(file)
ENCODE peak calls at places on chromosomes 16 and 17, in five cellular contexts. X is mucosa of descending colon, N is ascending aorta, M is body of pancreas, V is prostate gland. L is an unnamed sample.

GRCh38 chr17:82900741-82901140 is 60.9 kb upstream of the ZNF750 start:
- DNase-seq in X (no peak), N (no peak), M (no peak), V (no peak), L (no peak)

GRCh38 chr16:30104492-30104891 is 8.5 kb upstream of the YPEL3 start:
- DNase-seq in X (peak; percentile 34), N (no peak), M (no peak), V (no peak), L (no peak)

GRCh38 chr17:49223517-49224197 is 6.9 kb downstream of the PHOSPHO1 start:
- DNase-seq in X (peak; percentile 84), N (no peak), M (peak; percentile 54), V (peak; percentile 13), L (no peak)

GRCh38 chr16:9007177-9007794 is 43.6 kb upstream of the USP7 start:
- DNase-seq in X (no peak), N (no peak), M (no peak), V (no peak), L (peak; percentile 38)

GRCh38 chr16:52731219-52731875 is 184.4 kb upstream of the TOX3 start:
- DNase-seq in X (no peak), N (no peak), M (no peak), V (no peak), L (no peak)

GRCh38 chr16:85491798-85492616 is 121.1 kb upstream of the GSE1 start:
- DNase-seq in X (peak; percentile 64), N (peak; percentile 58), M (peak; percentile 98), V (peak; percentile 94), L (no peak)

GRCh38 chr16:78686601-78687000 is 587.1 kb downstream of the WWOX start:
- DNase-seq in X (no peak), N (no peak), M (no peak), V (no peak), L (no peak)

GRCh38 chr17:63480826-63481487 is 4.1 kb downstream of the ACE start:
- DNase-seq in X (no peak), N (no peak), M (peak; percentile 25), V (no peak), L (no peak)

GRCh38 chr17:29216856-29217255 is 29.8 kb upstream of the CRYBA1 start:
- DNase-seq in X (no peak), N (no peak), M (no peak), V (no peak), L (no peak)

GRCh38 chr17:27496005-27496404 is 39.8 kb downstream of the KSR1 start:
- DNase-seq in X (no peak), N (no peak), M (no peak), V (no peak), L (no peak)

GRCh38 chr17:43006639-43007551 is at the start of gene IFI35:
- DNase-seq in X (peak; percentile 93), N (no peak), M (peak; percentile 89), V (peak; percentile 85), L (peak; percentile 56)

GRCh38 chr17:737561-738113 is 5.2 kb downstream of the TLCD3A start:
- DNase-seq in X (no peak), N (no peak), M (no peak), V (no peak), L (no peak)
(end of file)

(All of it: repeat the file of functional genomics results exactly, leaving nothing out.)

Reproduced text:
ENCODE peak calls at places on chromosomes 16 and 17, in five cellular contexts. X is mucosa of descending colon, N is ascending aorta, M is body of pancreas, V is prostate gland. L is an unnamed sample.

GRCh38 chr17:82900741-82901140 is 60.9 kb upstream of the ZNF750 start:
- DNase-seq in X (no peak), N (no peak), M (no peak), V (no peak), L (no peak)

GRCh38 chr16:30104492-30104891 is 8.5 kb upstream of the YPEL3 start:
- DNase-seq in X (peak; percentile 34), N (no peak), M (no peak), V (no peak), L (no peak)

GRCh38 chr17:49223517-49224197 is 6.9 kb downstream of the PHOSPHO1 start:
- DNase-seq in X (peak; percentile 84), N (no peak), M (peak; percentile 54), V (peak; percentile 13), L (no peak)

GRCh38 chr16:9007177-9007794 is 43.6 kb upstream of the USP7 start:
- DNase-seq in X (no peak), N (no peak), M (no peak), V (no peak), L (peak; percentile 38)

GRCh38 chr16:52731219-52731875 is 184.4 kb upstream of the TOX3 start:
- DNase-seq in X (no peak), N (no peak), M (no peak), V (no peak), L (no peak)

GRCh38 chr16:85491798-85492616 is 121.1 kb upstream of the GSE1 start:
- DNase-seq in X (peak; percentile 64), N (peak; percentile 58), M (peak; percentile 98), V (peak; percentile 94), L (no peak)

GRCh38 chr16:78686601-78687000 is 587.1 kb downstream of the WWOX start:
- DNase-seq in X (no peak), N (no peak), M (no peak), V (no peak), L (no peak)

GRCh38 chr17:63480826-63481487 is 4.1 kb downstream of the ACE start:
- DNase-seq in X (no peak), N (no peak), M (peak; percentile 25), V (no peak), L (no peak)

GRCh38 chr17:29216856-29217255 is 29.8 kb upstream of the CRYBA1 start:
- DNase-seq in X (no peak), N (no peak), M (no peak), V (no peak), L (no peak)

GRCh38 chr17:27496005-27496404 is 39.8 kb downstream of the KSR1 start:
- DNase-seq in X (no peak), N (no peak), M (no peak), V (no peak), L (no peak)

GRCh38 chr17:43006639-43007551 is at the start of gene IFI35:
- DNase-seq in X (peak; percentile 93), N (no peak), M (peak; percentile 89), V (peak; percentile 85), L (peak; percentile 56)

GRCh38 chr17:737561-738113 is 5.2 kb downstream of the TLCD3A start:
- DNase-seq in X (no peak), N (no peak), M (no peak), V (no peak), L (no peak)